Sunday, January 24, 2010
"Do You" and Stuff-Part 1
I know, I know, I still have to tell you how much I loved Limmud! But for a second, I have to rave about all the wonderful Jewish learning experiences I've had lately in Riverdale.
I love classes. What I miss most about my time on the Upper East Side was the amazing wealth of classes that were available at my local shul (shuls really as shul-hopping was common). I spent almost every Shabbat in shul all day. As soon as we were done with lunch, we'd head back for an exciting shuir (class). I think the shul on the UES was good at multi-level programming or maybe it wasn't and it was just programming that targeted me (the newly observant) at the time.
While I can learn independently quite well, I prefer learning in a classroom with other students, especially those who ask the questions I don't think to ask. So aside from trying more creative ways to learn (I'm about to make contact with my Partners in Torah telephone learning chavruta/partner), this week, I also caught a interesting parsha class at Kingsbridge Center of Israel, a shul down the hill from Riverdale where my good friends have recently become "the rabbi and Rebbetzin of the shul."
My friends have such creative events because they're just starting out and they want to attract new members. From an event where we learned about the benefits of raw food (adventures and fulfilled my quota of trying to get more vegetables in my diet!) and got to eat amazingly tasty events---I don't care that it looked like dirt, kale mixed with apple juice just tastes awesome--to an upcoming event I featuring a Moroccan food Shabbos with half the proceeds (which I'm sure the shul needs) going to Haiti.
I wonder if some shuls have either gotten complacent in their programming or if they aren't in touch with how to target the varied populations in some shuls. As a former teacher who struggled with "differentiated instruction" (teaching in a way that reached many different students at many different levels), I understand the issues. At the annual Women's Health & Halacha Day at the Riverdale Jewish Center yesterday, many older women offered that this was the first year they felt there was really programming that targeted them instead of young singles and young marrieds with children or who are trying to have children. One woman was asked to be on the planning committee for next year and she said she's definitely going to sign up.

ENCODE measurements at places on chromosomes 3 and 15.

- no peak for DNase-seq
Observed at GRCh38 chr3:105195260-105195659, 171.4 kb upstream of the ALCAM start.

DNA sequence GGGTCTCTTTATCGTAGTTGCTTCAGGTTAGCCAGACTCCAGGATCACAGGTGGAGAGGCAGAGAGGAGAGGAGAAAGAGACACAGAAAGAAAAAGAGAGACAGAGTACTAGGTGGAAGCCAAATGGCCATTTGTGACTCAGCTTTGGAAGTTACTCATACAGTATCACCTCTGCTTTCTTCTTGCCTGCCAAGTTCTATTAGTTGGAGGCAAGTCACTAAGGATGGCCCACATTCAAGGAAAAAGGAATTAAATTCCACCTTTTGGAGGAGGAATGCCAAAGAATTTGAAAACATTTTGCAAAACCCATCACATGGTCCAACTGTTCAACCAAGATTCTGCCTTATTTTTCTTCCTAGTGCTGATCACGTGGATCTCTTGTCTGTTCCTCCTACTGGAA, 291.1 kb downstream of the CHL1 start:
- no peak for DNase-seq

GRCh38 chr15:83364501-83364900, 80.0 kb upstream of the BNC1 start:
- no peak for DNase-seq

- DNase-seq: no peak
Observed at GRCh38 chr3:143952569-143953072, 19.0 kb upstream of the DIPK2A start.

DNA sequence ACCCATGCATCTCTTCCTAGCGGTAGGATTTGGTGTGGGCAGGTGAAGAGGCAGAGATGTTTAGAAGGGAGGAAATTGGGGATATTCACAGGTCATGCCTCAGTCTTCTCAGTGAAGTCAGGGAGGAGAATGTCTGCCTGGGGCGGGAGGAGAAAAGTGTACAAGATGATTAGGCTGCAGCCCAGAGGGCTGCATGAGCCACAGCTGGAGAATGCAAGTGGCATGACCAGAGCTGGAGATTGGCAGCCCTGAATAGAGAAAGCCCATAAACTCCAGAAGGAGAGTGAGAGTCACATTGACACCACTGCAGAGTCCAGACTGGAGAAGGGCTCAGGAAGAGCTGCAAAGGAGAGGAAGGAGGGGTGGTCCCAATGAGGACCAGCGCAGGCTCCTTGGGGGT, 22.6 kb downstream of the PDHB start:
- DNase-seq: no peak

At WH&HD, I actually went to more than one of the events targeted to older women because the baby-centered sessions really didn't interest me or relate to my current experiences. Strangely enough, I can relate more to "empty nest syndrome" than I can to "pre-marital and prenatal testing." In fact when I spoke up at the "empty nest syndrome" session and I was treated like a clueless child (the same happened at the osteoporosis session), I had to clarify that not only did I experience it when my sister who I had kidnapped at 14 had left the home for college, I am actually quite a bit older than I look.
I wonder if too many Orthodox shuls are doing the same old same old (which indeed has to continue because I wouldn't want to shut out people who love what the shuls are already doing). But I think especially for the newly religious and converts without yeshiva backgrounds, this doesn't always work. (And while I offer this criticism, I do want to say that I also understand, I have seen first-hand with friends working at shuls how hard it is to coordinate ANY kind of programming.
By the way, yes, I do know that it is quite a luxury to complain about programming when so many of my readers live in one shul towns. In Riverdale, there are at least four or five Orthodox synagogues within walking distance, not to mention Reform, Reconstructionist and Conservative synagogues with really great programming, too. I know in areas where the Jewish community is not so large things are very different. Riverdale, aside from the synagogues, has more than one kosher market, a kosher fish market, more than one pizza place and two bakeries, etcetera, etcetera. I realize my husband and I might end up in a very different kind of place but I've also realized that I will be in a different position (unable to really criticize the programming in the same way because I'll have to put up or shut up---create the programming I need or stop complaining). That will be an interesting change.
See tomorrow's post for "Part 2" of this longish post...